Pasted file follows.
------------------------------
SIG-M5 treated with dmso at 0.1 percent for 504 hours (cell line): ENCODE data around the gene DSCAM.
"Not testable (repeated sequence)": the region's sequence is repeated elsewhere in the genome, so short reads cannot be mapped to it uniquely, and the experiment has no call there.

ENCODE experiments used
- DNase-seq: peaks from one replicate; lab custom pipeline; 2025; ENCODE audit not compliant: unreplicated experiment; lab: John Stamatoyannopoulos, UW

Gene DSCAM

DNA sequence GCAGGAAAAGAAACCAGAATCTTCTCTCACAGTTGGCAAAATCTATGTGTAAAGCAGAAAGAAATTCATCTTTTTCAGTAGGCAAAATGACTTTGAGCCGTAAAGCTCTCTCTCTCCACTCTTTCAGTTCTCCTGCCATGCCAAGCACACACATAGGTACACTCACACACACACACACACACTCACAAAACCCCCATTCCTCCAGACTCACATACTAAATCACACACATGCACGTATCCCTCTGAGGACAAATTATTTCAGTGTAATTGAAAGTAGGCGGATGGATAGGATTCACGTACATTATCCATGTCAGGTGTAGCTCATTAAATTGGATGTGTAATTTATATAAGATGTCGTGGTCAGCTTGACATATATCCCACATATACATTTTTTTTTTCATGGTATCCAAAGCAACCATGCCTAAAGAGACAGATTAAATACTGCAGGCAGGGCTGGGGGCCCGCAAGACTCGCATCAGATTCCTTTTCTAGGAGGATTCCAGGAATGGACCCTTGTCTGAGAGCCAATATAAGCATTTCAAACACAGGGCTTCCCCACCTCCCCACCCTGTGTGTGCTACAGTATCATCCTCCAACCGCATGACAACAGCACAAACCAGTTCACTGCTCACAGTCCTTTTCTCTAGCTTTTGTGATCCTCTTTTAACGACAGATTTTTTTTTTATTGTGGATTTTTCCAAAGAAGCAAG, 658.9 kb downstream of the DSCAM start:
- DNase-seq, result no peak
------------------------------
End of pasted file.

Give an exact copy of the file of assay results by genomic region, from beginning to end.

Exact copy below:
SIG-M5 treated with dmso at 0.1 percent for 504 hours (cell line): ENCODE data around the gene DSCAM.
"Not testable (repeated sequence)": the region's sequence is repeated elsewhere in the genome, so short reads cannot be mapped to it uniquely, and the experiment has no call there.

ENCODE experiments used
- DNase-seq: peaks from one replicate; lab custom pipeline; 2025; ENCODE audit not compliant: unreplicated experiment; lab: John Stamatoyannopoulos, UW

Gene DSCAM

DNA sequence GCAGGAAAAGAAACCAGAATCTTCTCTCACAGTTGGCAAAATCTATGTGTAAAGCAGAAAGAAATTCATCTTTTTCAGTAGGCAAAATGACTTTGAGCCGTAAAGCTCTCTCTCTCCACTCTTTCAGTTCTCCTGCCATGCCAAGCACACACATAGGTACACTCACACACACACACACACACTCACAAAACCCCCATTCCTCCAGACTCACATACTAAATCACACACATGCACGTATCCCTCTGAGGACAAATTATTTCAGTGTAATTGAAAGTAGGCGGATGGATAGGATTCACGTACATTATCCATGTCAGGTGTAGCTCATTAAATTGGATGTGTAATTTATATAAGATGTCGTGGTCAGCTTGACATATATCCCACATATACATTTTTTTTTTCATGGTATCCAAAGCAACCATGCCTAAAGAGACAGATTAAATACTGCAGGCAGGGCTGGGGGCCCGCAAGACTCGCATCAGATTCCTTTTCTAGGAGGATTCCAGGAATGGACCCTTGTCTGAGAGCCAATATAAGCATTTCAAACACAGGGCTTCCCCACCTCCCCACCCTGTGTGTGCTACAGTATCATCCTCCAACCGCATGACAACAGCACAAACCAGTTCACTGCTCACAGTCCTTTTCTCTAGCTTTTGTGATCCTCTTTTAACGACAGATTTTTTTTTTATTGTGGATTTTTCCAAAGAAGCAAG, 658.9 kb downstream of the DSCAM start:
- DNase-seq, result no peak